The BusBoys: Minimum Wage
It seems that most songs about work portray it as something bad, something demeaning, or simply an impediment to the good parts of life. The question, “do you live to work or work to live,” is one that many of us have had to address in our lives. But, of course, most of us need to work in order to survive, and the scary thing is how many Americans work for minimum wage, which, I understand, does not even allow the worker to live above the poverty line. This, despite the fact that our culture is, to a great degree, based on the theory that hard work will lead to success and that that there is dignity in work. These statements are all too often made by people who don’t know what they are talking about.
This is, however, a music blog, not a politics blog, so I’ll move on to talk about something less weighty—racial stereotyping. Arguably, rock music was created by black musicians. Certainly, much of the early “rock ‘n’ roll” music was recorded by African-Americans such as Chuck Berry, Bo Diddley, Little Richard and Ike Turner, who recorded “Rocket 88,” which many consider the first rock song. In those early days, white “rock” was often covers of music previously recorded by blacks, or somewhat watered down imitations of their style. Through the 1960s and into the early 1970s, the umbrella of rock music was broad enough to include diverse sounds including Motown and other similar music, Jimi Hendrix, James Brown and Earth, Wind & Fire. For example, a random show at the Fillmore in 1967 featured headliner Bo Diddley supported by Big Brother and the Holding Company, a white blues-rock band, Quicksilver Messenger Service, a white rock band, Big Joe Williams, a black bluesman and another band, Headlights, who seem to have left no trace on the Internet. But, by the late 1970s, it seemed like the fractionalization of rock music into increasingly narrower slices for marketing purposes had resulted in a split between white music and black music.
Enter The BusBoys, who released their debut album in 1980. The band was made up of five African-Americans and one Hispanic (another group that was long marginalized in rock between the heyday of Santana and the rise of Los Lobos), who made rock music, but incorporated soul and funk influences. This made the band a bit unusual and got them some publicity, but their debut, “Minimum Wage Rock & Roll” was good enough to live up to the hype. In other words, they were more than a novelty act. The songs on their first album, and its followup, “American Worker,” addressed issues of race and economic inequality, but it had a beat and you could dance to it. Or pogo to it.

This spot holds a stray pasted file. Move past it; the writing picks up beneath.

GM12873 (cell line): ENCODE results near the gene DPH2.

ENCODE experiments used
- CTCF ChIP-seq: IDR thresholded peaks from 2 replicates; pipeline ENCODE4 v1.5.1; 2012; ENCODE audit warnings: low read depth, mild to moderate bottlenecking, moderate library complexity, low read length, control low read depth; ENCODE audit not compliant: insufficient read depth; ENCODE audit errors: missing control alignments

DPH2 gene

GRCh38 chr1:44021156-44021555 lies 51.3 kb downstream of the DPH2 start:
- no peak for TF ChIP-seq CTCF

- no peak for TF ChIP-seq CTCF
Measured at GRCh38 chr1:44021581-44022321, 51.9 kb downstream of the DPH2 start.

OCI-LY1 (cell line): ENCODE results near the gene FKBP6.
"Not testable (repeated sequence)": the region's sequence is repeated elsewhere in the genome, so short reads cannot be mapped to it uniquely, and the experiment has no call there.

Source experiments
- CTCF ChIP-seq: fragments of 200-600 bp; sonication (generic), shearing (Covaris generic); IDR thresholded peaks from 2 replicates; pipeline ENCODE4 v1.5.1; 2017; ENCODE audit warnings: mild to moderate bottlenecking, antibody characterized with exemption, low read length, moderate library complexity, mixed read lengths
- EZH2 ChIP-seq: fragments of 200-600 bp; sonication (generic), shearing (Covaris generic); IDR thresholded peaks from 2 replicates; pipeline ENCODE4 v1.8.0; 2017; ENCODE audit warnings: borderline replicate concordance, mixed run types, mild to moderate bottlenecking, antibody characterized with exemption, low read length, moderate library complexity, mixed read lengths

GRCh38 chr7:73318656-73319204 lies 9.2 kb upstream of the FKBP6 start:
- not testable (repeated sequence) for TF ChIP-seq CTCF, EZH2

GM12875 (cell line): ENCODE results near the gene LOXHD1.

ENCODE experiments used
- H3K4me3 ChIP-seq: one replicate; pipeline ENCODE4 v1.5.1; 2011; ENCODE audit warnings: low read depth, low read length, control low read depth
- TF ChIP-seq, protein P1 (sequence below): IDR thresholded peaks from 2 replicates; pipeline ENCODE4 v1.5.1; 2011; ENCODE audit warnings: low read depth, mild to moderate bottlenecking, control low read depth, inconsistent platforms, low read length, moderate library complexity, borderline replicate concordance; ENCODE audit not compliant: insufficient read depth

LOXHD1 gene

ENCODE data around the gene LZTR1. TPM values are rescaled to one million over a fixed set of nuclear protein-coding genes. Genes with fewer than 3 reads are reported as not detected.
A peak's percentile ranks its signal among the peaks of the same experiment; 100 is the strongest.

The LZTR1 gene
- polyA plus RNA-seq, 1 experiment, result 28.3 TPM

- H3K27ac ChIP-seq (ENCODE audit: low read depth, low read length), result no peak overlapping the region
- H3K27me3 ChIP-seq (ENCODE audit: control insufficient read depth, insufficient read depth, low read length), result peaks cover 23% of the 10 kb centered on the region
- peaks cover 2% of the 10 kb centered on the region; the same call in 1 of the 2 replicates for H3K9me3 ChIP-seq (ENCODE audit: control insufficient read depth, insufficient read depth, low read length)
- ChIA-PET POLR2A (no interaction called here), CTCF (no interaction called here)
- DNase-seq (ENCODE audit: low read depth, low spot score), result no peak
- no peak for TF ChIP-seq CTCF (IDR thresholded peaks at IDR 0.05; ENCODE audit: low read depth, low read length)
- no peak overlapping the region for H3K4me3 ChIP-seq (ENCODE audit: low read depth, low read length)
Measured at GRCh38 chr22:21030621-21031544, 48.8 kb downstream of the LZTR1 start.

In Ronald Reagan’s America, when society seemed to be turning from civil rights movements and wars on hunger and poverty to a glorification of greed and individual success, it took some guts to include sarcastic songs such as “KKK” and “There Goes the Neighborhood,” and our featured song, “Minimum Wage,” which discusses the plight of people who “work so hard . . . work all day. . . . because we need to stay.”
In 1982, the band reached its highest level of popularity because they were championed by Eddie Murphy, who, at the time, was making blockbuster movies, and not the dreck that he has been mostly turning out recently. The band appeared in his hit “48 Hrs.” and had songs on the soundtrack. They also served as Murphy’s opening act on his tours. After having a song in the “Ghostbusters” soundtrack and a third album, featuring Murphy on background vocals and in a video, the band toured, but never really seemed relevant, and they disappeared until the release of a reunion album a few years ago.
I remember playing this album on the radio, and enjoying it at the time. Revisiting it now after 30 plus years, it sounds OK. It’s not a great album—they were a talented bar band with a gimmick that made solid if unspectacular music. But I give them credit for raising important issues, even if people really weren’t listening. A few years after “Minimum Wage Rock & Roll” was released, another band, “Living Colour” created a similar buzz by playing rock music while black, and again coupled their music with a message.
In the current environment where iPods and streaming services allow everyone to be their own DJ, and where Sirius/XM seems to have a channel for every tiny subgenre, it may no longer matter whether there is a split between black and white music, because you can pretty much find whatever you want, but it seems clear that when artists try to cross or muddle the divide, like The BusBoys, or The Beastie Boys, or Bad Brains, or TV on the Radio, race is still part of the discussion.
Those We Missed October 1974
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